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St. John Development Meeting Called for Sunday

June 3, 2006 – A meeting is being held Sunday for residents of St. John to begin a dialogue about development and the changing face of the island.
Organizers hope to generate a sense of empowerment from different sectors of the community and to create a new group that will continue discussions about development, public policy and enforcement of existing laws on development.
The meeting is set for 4:30 p.m. at the multipurpose center of St. Ursula's Church, and discussions are expected to provide enough time for all who attend to share their concerns. But one of the organizers, attorney Alan Smith, said there is a set agenda.
"What we hope to be able to do is consult together on the issues," Smith said. "Secondly, to try and adopt a mission statement. Thirdly, to try and identify some long and short term goals and also to put together a steering committee."
Smith said he thinks development is outstripping the island's infrastructure and is being driven largely by financial interests, without regard for the quality of life of the existing community.
"St. John has provided us with opportunities," Smith said. "It provided open arms to us. It's a community that deserves to be able to sustain and maintain community and a quality of life which those of us who have chosen to live on St. John and those who are native St. Johnian have come to love and appreciate."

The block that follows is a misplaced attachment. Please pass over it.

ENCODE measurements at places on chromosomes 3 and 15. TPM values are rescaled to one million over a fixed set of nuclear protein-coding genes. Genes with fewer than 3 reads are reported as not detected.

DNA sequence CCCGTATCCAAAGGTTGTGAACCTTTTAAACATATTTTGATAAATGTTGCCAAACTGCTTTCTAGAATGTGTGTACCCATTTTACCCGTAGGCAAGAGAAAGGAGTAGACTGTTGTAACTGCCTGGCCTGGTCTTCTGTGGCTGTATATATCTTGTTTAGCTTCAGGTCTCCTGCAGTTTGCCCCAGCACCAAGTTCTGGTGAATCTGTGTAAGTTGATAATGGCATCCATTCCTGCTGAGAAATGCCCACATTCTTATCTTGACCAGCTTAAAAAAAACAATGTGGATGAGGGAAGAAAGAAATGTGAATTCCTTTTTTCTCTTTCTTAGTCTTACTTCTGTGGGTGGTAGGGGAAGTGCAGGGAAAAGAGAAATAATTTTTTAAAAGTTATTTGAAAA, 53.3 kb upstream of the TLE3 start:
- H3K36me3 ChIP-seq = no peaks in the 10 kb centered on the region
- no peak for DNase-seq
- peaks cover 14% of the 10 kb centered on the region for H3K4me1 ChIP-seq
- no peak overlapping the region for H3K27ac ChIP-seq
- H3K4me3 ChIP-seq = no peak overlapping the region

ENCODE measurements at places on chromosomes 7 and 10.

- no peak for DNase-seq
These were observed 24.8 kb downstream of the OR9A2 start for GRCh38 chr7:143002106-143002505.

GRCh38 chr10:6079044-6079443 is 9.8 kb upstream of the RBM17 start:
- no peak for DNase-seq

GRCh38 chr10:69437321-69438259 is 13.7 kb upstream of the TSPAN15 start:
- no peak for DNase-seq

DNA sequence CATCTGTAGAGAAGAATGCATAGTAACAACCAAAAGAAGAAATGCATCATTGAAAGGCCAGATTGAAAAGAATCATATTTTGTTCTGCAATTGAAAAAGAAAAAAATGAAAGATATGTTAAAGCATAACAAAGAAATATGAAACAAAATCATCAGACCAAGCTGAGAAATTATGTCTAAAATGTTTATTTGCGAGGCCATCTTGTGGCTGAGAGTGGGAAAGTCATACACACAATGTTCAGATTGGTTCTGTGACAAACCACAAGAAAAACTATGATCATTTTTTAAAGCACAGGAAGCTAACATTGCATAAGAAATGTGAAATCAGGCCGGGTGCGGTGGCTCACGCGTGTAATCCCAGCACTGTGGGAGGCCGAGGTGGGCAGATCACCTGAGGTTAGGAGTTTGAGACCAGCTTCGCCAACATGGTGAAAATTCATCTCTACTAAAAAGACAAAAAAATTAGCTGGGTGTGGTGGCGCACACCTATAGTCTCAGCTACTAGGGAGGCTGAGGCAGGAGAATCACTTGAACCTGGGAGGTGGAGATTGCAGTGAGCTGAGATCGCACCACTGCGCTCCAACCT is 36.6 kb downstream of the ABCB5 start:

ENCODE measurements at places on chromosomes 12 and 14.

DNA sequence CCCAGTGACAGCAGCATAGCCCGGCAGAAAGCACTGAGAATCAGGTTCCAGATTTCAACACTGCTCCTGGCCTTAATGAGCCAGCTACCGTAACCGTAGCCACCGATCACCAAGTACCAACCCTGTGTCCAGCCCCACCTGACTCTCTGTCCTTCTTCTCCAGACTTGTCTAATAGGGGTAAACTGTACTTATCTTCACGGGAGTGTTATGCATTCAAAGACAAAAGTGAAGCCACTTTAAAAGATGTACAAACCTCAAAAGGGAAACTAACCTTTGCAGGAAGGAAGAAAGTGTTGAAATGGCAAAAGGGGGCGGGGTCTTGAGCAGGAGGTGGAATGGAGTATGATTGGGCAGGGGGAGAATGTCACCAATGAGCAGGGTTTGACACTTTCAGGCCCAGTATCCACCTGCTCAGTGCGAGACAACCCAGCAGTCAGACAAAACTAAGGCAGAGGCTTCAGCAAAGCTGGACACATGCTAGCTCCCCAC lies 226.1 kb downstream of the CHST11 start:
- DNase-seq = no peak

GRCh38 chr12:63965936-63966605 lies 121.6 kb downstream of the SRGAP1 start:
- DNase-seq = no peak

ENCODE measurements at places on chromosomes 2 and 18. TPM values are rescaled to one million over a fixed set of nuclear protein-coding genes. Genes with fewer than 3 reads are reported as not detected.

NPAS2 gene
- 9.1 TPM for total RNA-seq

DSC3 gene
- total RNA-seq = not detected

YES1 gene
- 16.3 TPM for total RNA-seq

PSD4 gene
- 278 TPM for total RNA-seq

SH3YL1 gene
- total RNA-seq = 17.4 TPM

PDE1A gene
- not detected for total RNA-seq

Smith served as commissioner of Planning and Natural Resources under former Gov. Alexander Farrelly at a time when the governor was promoting the creation of a comprehensive 10-year land and water use plan. Smith said he hopes the discussion Sunday will provide an opportunity for St. Johnians to tackle some of the land use issues confronting them today.
Those issues, according to Smith, are expected to include, but not be limited to, whether there should be a height limit for buildings constructed in the territory, and whether all of St. John should be classified within Tier One of the Coastal Zone limit, set by DPNR. Organizers also hope to solicit opinions as to whether provisions of the local Environmental Protection Act should be considered implicit in local zoning laws.
In the past year, different groups on St. John have protested, petitioned and rallied their public officials against multi-story construction projects, including one that proposed to rise as high as nine stories in a territory where no such buildings exist. Another, along the Cruz Bay waterfront, was building a fourth story onto what was believed to have been permitted for three.
Among the organizations invited to share the discussions are the Coral Bay Community Council, One by One, all St. John homeowners associations, the Lions Club, St. John Rotary, St. John Green Builders and the St. John Taxi Association.
Sharon Coldren of the Coral Bay council also helped pull the meeting together.
"In order to try and get a good cross section of people involved in this we have encouraged different organizations to send a representative to this," Coldren said.
"I think it's important to respond to the people on St. John, to provide a vehicle for people to get together to talk about the experiences they've had with different development projects going up around the island," she said.

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